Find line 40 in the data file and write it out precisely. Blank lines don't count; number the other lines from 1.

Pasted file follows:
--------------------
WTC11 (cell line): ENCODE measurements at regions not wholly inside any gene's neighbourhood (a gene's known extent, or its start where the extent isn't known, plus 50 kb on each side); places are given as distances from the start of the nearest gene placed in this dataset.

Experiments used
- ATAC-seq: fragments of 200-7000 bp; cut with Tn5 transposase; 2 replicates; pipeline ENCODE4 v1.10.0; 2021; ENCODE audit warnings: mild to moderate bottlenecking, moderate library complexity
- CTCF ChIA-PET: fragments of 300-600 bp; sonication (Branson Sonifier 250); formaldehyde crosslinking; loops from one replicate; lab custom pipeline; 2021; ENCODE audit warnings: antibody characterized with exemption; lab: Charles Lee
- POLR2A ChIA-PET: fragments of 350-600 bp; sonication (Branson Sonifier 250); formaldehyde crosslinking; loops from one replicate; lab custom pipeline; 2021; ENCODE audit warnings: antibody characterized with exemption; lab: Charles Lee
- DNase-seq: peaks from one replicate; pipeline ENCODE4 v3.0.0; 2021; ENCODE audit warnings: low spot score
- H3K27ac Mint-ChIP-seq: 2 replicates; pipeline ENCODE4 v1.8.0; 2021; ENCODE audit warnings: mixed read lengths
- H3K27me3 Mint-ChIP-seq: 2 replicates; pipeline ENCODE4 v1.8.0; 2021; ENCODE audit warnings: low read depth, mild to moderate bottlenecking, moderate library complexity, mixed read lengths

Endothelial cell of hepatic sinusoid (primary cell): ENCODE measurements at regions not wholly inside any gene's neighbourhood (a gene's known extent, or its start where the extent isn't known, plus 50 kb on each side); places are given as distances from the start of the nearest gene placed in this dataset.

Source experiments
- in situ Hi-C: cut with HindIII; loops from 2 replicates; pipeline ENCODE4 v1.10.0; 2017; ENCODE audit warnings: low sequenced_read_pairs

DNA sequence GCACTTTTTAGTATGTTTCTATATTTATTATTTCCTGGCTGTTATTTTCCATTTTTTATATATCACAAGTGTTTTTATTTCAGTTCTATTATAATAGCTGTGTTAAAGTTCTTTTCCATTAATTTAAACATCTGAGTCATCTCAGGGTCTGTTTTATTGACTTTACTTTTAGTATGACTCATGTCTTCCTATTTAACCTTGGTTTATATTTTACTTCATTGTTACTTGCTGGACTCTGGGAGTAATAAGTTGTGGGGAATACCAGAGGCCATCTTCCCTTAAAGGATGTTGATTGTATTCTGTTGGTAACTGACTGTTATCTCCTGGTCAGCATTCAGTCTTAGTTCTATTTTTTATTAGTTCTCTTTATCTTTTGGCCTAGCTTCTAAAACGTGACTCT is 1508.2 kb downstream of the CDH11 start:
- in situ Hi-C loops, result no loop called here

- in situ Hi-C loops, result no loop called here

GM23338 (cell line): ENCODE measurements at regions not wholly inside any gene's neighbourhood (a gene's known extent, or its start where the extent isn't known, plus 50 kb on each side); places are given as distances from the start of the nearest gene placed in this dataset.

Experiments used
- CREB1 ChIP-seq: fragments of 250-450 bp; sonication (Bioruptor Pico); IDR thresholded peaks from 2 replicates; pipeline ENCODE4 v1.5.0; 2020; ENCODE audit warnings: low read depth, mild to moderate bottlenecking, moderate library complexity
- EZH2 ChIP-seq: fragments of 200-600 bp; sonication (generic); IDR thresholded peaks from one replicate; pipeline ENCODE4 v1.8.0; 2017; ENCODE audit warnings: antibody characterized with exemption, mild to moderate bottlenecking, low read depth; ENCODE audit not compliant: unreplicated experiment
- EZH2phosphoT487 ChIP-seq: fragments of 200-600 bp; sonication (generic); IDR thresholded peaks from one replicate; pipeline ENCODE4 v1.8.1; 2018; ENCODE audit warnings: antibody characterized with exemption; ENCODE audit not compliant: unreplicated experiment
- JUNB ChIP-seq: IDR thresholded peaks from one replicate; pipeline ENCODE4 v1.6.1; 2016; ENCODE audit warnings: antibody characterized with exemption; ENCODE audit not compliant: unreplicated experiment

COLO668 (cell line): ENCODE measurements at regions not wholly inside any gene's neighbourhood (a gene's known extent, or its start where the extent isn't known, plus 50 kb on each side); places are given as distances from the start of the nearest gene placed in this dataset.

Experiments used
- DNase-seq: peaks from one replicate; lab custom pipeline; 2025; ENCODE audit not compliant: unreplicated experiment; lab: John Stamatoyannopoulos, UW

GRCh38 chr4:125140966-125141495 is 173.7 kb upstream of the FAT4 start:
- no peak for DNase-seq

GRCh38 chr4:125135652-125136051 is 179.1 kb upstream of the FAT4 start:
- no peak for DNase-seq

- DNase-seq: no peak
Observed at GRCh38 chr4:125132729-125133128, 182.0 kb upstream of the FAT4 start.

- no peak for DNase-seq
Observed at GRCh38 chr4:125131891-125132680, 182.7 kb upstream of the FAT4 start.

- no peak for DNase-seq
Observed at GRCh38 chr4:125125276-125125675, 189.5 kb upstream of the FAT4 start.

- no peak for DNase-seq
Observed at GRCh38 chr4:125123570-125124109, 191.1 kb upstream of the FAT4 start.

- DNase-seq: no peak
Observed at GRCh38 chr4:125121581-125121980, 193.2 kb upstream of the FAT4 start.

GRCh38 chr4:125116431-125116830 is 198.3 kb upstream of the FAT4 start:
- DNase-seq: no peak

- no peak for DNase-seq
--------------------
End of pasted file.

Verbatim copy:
- no peak for DNase-seq